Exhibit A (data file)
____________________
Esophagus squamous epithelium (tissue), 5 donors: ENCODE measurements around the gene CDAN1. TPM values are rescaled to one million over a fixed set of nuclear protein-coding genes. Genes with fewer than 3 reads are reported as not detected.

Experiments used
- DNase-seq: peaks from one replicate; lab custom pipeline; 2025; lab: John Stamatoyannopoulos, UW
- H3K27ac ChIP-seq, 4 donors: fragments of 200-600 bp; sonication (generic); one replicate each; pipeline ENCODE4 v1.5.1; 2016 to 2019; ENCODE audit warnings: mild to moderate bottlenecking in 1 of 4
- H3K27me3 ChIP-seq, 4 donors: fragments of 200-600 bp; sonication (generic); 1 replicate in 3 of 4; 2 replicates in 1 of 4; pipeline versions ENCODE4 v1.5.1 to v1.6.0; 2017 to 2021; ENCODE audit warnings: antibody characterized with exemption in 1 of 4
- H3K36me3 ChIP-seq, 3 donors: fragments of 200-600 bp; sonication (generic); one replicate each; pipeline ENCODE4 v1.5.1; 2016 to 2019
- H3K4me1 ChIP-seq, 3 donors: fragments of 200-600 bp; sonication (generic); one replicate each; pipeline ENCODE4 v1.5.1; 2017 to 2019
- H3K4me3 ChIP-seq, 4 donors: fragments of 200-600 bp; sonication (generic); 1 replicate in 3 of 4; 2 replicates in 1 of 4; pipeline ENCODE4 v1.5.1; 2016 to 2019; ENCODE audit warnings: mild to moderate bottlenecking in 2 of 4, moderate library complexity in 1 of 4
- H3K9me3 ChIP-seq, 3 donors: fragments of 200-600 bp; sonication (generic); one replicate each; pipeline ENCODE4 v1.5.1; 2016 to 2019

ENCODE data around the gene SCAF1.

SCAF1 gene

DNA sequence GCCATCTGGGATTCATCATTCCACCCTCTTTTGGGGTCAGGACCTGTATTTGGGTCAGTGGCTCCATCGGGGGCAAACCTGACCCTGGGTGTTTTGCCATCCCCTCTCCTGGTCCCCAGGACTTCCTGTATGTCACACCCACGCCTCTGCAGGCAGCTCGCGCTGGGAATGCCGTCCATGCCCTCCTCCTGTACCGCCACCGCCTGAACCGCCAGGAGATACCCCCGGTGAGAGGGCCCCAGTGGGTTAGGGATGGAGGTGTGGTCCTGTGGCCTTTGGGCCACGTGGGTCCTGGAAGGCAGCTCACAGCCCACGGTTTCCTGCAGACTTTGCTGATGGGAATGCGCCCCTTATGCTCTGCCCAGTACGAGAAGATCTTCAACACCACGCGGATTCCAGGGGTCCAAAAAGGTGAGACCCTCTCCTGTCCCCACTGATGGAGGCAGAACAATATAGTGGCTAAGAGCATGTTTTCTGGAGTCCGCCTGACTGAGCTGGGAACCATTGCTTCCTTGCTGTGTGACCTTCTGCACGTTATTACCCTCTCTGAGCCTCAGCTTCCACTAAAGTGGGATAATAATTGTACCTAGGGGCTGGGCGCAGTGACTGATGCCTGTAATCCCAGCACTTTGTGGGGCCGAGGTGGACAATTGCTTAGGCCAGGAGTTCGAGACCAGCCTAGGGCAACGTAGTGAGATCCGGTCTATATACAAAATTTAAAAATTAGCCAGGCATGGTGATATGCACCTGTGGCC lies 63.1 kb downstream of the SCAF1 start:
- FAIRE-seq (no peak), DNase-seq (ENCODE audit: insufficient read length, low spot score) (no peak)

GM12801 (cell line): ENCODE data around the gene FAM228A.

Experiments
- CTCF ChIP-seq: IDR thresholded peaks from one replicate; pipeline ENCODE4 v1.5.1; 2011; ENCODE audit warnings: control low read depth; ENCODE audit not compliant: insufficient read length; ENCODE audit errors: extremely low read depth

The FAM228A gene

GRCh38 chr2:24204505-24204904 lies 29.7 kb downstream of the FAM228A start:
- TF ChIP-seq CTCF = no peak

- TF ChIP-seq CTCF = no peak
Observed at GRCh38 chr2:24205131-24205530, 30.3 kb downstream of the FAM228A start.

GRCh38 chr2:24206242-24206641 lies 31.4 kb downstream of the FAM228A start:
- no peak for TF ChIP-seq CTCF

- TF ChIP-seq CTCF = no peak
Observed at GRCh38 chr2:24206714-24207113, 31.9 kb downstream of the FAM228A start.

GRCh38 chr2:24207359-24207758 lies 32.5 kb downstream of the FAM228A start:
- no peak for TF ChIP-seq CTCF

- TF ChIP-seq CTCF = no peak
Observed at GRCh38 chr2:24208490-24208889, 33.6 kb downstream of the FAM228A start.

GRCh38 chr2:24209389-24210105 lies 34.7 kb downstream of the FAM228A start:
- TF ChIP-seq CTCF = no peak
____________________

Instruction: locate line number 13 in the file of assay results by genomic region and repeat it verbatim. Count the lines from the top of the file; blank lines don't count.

- FAIRE-seq (no peak), DNase-seq (ENCODE audit: insufficient read length, low spot score) (no peak)